You have to treat being a SAHM just like you would treat a career. It takes A LOT of self discipline, organization, dedication, determination, and commitment to be a successful SAHM. I don't mean successful as "one who has great kids" though that is a rewarding part of that success, but more so as "one who is HAPPY in her position, role, and life as a sahm."

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Julia - posted on 04/08/2013

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A few things to consider. While this is based on various studies I am a career counselor and see these issues regularly.

1) moms who work part time rate thier work/life balance as better than moms who stay home or moms who work full time. Also they report being more satisfied/happy.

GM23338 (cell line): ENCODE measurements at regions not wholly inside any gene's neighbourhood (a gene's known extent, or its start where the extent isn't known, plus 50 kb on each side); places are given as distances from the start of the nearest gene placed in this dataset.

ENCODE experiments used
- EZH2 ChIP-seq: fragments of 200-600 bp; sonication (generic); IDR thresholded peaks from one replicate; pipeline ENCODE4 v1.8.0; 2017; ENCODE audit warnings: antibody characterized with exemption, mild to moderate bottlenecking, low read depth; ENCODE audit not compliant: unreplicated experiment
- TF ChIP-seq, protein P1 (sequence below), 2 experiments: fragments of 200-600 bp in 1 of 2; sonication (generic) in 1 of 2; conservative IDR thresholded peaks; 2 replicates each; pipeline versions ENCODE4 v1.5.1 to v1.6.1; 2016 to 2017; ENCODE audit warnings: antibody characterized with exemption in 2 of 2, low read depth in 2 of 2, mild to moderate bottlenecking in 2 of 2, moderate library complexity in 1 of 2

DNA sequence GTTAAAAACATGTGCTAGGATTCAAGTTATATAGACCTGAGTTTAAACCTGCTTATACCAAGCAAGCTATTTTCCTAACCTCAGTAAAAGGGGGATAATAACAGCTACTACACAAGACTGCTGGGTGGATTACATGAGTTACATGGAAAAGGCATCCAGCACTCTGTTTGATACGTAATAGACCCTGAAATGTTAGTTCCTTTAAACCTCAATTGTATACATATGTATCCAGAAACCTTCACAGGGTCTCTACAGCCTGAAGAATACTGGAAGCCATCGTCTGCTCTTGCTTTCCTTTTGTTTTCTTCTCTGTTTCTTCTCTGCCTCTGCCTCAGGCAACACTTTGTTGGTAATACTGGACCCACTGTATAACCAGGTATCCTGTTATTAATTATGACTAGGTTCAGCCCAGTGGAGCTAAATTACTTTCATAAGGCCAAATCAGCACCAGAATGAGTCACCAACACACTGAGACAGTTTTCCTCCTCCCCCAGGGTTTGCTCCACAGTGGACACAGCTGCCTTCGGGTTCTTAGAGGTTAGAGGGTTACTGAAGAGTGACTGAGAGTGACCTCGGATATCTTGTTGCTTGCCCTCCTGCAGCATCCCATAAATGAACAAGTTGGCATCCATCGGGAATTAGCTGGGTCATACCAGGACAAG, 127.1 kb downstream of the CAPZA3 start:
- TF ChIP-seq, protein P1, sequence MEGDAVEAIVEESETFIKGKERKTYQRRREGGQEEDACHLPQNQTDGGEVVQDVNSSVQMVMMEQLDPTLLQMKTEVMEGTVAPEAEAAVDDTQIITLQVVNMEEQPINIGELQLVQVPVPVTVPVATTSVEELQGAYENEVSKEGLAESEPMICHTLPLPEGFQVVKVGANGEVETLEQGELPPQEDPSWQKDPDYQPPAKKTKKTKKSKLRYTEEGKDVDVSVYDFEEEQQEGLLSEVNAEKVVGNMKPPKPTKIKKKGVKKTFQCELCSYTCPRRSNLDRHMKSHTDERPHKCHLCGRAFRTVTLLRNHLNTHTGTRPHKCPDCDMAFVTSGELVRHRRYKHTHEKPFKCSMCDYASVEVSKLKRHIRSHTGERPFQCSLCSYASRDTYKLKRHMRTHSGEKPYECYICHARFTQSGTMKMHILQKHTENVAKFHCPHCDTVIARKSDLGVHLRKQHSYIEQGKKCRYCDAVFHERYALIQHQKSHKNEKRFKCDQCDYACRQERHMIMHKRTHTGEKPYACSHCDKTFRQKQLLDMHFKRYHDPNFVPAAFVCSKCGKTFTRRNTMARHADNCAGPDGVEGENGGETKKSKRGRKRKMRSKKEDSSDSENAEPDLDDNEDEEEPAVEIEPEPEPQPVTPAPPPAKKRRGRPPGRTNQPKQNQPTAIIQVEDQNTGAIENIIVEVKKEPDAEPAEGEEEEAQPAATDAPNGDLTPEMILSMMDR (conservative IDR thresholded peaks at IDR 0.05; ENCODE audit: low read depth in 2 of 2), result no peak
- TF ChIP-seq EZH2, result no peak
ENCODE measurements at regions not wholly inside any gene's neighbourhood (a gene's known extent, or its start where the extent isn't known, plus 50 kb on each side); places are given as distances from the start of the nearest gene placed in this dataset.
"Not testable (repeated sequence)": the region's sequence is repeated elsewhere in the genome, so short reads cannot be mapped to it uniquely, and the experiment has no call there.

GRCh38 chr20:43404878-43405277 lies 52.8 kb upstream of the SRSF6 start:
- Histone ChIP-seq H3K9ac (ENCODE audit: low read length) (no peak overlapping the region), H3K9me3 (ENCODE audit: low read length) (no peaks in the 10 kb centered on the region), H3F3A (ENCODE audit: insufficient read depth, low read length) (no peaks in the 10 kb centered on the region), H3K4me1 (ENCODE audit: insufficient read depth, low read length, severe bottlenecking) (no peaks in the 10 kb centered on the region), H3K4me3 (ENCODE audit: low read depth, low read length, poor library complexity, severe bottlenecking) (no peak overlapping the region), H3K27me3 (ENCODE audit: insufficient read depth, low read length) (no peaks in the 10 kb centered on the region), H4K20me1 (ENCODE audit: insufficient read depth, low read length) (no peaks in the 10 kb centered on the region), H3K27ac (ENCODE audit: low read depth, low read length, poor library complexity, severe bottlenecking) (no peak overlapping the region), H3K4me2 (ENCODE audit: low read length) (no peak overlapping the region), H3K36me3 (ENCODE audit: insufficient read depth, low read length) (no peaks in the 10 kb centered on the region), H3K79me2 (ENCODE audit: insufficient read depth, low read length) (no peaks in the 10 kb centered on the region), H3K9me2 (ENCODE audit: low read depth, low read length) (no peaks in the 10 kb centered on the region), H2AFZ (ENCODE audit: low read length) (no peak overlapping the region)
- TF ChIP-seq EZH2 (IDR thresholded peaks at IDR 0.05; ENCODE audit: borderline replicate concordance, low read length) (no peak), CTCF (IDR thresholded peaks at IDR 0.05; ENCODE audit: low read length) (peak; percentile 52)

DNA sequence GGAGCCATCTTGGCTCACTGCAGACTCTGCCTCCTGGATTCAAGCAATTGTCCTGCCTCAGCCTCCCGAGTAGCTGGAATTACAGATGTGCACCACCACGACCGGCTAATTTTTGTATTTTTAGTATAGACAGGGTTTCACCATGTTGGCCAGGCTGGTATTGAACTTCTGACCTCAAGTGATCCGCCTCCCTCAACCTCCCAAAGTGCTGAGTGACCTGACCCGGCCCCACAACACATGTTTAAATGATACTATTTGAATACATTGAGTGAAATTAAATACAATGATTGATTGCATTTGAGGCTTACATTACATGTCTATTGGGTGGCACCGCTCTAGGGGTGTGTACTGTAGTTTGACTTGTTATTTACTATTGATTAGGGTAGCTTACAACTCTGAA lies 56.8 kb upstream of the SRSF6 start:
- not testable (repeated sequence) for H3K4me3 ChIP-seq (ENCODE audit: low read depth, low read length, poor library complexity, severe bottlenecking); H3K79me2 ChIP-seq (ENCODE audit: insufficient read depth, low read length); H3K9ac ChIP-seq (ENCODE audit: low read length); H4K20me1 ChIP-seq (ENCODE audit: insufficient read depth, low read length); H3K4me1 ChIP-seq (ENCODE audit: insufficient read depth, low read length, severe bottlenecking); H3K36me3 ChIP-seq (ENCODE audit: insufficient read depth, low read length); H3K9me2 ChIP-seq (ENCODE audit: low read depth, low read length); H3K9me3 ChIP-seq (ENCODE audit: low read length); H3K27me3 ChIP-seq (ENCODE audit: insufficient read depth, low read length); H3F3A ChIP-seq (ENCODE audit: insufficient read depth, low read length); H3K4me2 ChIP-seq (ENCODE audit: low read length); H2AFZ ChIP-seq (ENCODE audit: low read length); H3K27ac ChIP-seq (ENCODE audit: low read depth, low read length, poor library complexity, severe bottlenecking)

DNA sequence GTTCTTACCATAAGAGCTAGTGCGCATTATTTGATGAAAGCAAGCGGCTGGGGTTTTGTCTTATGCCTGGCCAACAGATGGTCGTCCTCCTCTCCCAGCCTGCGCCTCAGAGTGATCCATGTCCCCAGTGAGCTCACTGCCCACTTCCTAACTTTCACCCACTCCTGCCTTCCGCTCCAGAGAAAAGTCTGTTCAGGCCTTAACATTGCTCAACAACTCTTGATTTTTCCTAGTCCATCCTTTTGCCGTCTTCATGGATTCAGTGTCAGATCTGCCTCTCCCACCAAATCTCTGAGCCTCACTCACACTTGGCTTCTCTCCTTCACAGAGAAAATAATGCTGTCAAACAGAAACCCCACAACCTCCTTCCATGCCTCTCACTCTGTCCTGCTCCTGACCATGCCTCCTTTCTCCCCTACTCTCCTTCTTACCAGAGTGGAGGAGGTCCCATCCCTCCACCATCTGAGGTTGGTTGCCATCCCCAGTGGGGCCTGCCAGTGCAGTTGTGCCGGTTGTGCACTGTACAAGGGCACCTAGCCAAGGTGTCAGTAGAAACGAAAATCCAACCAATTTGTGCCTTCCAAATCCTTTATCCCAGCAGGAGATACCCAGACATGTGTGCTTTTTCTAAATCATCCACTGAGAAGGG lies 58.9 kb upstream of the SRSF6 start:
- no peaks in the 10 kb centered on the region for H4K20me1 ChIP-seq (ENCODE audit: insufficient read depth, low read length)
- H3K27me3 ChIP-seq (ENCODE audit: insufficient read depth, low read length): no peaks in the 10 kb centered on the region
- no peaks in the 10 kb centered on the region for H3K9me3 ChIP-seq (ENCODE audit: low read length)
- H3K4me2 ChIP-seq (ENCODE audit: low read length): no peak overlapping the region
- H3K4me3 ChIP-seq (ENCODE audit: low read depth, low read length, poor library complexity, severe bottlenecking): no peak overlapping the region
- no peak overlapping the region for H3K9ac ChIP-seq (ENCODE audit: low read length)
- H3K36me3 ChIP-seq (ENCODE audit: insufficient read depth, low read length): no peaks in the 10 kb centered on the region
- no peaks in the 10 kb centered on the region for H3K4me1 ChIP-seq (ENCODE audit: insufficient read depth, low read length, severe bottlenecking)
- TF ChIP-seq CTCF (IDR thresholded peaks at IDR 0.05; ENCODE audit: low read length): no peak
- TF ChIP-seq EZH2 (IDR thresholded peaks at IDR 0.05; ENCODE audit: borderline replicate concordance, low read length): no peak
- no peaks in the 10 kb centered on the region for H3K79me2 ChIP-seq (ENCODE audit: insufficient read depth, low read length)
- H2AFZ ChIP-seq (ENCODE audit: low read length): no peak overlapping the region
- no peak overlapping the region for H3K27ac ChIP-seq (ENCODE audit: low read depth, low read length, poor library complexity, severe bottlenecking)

2) women who leave the workforce for family reasons and later return after a significant break typically return to a lower level position making less money than the position they left. So if you decide to opt out keep your skills fresh through volunteer work, freelancing, part time employment or in some other way.

I have done all three for at least 6 months (stay home, work full time and work part time). I have enjoyed all of those options in different ways. I will say when working full time I had live in help so that made a big difference.

We often don't change because we fear change. Elinor Roosevelt said "do one thing ever day that scares you". I see a lot of people sit in a job too long because they are afraid of change. Do some self evaluation maybe this is a chance to take some time out of the rat race and reevaluate.

As for schedules, don't make yourself crazy. If you are a scheduler by nature then by all means go for it. If you aren't much of a scheduler don't force yourself into a mold that doesn't fit. I have never been big on scheduling and we are all happy and healthy. My son isn't a picky eater and he can roll with it if we are out later than usual on vacation or we have an unusual day. The most important thing is kids have a mom who is happy and healthy whether she lives by her planner or is more of a free spirit.

[deleted account]